CANDU 6 Performance in 2018

April 22, 2019

By: Donald Jones, retired nuclear industry engineer, 2019 April 21

History

The two lead CANDU 6 projects were Gentilly 2 in Quebec and Point Lepreau in New Brunswick and these were quickly followed by Embalse in Argentina and Wolsong, now Wolsong 1, in South Korea and all came into service in the early to mid 1980s. These can be regarded as the first tranche of CANDU 6 build.

The second tranche of CANDU 6 units came with Wolsong 2, 3 and 4 in South Korea, Cernavoda 1 and 2 in Romania, and Qinshan 3-1 and 3-2 in China (the other units at Qinshan site are not CANDU), all entering service between 1996 to 2007. Each of the second tranche CANDU 6 units incorporate lessons learned from operation of the earlier units with changes to meet latest regulatory codes and standards.

Capacity Factor

The Capacity Factors are taken from the PRIS (Power Reactor Information System) database of the IAEA (International Atomic Energy Agency). Note that the Load Factor term used in the PRIS database has the same meaning as Capacity Factor (CF). Capacity Factors are based on the (net) Reference Unit Power and on the (net) Electricity Supplied figures, as defined in the PRIS database. The Energy Availability Factor (EAF) is another performance indicator and is shown in the PRIS database. The EAF adjusts the available energy generation for energy losses attributed to plant management, planned and unplanned, and for external energy losses beyond the control of plant management. The Unit Capability Factor (UCF), another performance metric, only includes energy losses attributed to plant management and excludes the external losses beyond control of plant management like load cycling/load following, grid failures, earthquakes, cooling water temperature higher than reference temperature, floods, lightning strikes, labour disputes outside the plant etc. The UCF seems a much better indicator of how well the unit is being managed than either CF or EAF but it is not specifically identified in the PRIS database (reference 1). Note that Bruce Power and Ontario Power Generation use UCF as a performance indicator.

CANDU 6 Units

Point Lepreau, New Brunswick, Canada. At the end of 2018 the lifetime CF since start of commercial operation in 1983 was 70.9 percent, including the refurbishment outage, and the annual CF for 2018 was 84.6 percent (EAF 84.5 percent). Read the rest of this entry »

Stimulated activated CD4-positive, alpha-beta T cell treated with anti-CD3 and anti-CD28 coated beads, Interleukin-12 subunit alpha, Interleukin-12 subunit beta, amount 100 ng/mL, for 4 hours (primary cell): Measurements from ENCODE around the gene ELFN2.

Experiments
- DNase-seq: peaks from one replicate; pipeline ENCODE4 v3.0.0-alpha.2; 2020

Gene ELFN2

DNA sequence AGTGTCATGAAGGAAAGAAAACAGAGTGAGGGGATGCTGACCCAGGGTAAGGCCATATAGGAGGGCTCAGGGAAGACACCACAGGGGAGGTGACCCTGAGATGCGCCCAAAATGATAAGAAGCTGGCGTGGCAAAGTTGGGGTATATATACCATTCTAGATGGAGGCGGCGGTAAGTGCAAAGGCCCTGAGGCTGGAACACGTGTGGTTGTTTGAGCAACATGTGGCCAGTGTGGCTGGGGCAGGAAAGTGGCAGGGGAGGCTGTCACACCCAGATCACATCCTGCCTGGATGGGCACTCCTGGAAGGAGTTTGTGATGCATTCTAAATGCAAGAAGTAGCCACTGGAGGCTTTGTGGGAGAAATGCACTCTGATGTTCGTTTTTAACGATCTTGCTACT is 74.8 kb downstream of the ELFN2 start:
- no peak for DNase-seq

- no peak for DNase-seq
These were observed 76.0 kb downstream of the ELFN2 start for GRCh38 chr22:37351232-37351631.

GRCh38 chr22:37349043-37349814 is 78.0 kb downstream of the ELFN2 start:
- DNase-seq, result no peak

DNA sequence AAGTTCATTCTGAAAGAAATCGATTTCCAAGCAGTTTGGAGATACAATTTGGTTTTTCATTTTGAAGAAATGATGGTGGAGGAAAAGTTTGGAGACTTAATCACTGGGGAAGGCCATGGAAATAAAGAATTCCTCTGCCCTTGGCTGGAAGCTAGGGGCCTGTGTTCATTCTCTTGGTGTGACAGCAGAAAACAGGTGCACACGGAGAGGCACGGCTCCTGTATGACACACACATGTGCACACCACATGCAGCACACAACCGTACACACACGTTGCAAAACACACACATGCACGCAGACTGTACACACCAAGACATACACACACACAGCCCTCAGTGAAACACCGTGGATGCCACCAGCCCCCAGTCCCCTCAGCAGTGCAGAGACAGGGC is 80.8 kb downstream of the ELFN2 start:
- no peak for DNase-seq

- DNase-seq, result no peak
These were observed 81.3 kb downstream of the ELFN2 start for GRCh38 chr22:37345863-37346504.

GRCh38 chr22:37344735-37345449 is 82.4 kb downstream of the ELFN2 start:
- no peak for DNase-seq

Performance of Ontario’s CANDU nuclear generating stations in 2018

April 10, 2019

By: Donald Jones, retired nuclear industry engineer, 2019 April 9

The raw performance data for 2018 are taken from the Power Reactor Information System (PRIS) database of the International Atomic Energy Agency (IAEA). Note that the Load Factor term used in the PRIS database has the same meaning as Capacity Factor (CF). CFs are based on the (net) Reference Unit Power and on the (net) Electricity Supplied, as defined in the PRIS database. For Ontario, at least, the Energy Availability Factor in the PRIS database can be read as the Unit Capability Factor (reference 1). For some unknown reason PRIS database had no data on Darlington unit 1 for 2018.

The performance of some of Ontario’s nuclear generating stations is affected by the surplus baseload generation (SBG) in the province. Some nuclear units saw electricity output reductions during periods of surplus baseload generation (SBG). This means the CFs are not a true performance indicator for those units (reference 2). A better metric of performance in these cases would be the Unit Capability Factor (UCF – used by Ontario Power Generation and by Bruce Power). The Energy Availability Factor (EAF) is another performance indicator and is shown in the PRIS database. The EAF adjusts the available energy generation for energy losses attributed to plant management, planned and unplanned, and for external energy losses beyond the control of plant management while the UCF only includes energy losses attributed to plant management and excludes the external losses beyond control of plant management like load cycling/load following, grid failures, earthquakes, cooling water temperature higher than reference temperature, floods, lightning strikes, labour disputes outside the plant etc.